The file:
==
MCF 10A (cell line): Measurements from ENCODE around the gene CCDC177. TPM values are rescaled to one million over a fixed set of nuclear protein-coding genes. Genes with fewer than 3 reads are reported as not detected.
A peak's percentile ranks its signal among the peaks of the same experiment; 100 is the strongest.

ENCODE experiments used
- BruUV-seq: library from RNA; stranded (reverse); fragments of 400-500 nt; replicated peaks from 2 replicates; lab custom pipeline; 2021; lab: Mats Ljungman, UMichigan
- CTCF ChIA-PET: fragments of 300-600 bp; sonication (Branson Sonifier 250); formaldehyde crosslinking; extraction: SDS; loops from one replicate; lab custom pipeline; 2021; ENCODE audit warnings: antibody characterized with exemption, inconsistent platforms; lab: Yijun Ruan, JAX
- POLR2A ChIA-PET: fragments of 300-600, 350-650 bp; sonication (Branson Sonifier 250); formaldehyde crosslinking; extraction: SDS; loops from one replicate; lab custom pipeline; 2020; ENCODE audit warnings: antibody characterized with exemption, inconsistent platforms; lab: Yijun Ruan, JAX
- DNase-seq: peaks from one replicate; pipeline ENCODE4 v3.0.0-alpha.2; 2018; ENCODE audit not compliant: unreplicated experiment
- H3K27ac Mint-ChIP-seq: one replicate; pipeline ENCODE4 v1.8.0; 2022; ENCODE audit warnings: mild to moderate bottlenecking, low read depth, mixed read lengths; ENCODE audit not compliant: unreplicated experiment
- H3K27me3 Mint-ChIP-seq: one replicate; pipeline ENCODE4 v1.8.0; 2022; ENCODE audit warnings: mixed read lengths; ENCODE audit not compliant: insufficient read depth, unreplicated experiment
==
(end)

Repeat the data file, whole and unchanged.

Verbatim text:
MCF 10A (cell line): Measurements from ENCODE around the gene CCDC177. TPM values are rescaled to one million over a fixed set of nuclear protein-coding genes. Genes with fewer than 3 reads are reported as not detected.
A peak's percentile ranks its signal among the peaks of the same experiment; 100 is the strongest.

ENCODE experiments used
- BruUV-seq: library from RNA; stranded (reverse); fragments of 400-500 nt; replicated peaks from 2 replicates; lab custom pipeline; 2021; lab: Mats Ljungman, UMichigan
- CTCF ChIA-PET: fragments of 300-600 bp; sonication (Branson Sonifier 250); formaldehyde crosslinking; extraction: SDS; loops from one replicate; lab custom pipeline; 2021; ENCODE audit warnings: antibody characterized with exemption, inconsistent platforms; lab: Yijun Ruan, JAX
- POLR2A ChIA-PET: fragments of 300-600, 350-650 bp; sonication (Branson Sonifier 250); formaldehyde crosslinking; extraction: SDS; loops from one replicate; lab custom pipeline; 2020; ENCODE audit warnings: antibody characterized with exemption, inconsistent platforms; lab: Yijun Ruan, JAX
- DNase-seq: peaks from one replicate; pipeline ENCODE4 v3.0.0-alpha.2; 2018; ENCODE audit not compliant: unreplicated experiment
- H3K27ac Mint-ChIP-seq: one replicate; pipeline ENCODE4 v1.8.0; 2022; ENCODE audit warnings: mild to moderate bottlenecking, low read depth, mixed read lengths; ENCODE audit not compliant: unreplicated experiment
- H3K27me3 Mint-ChIP-seq: one replicate; pipeline ENCODE4 v1.8.0; 2022; ENCODE audit warnings: mixed read lengths; ENCODE audit not compliant: insufficient read depth, unreplicated experiment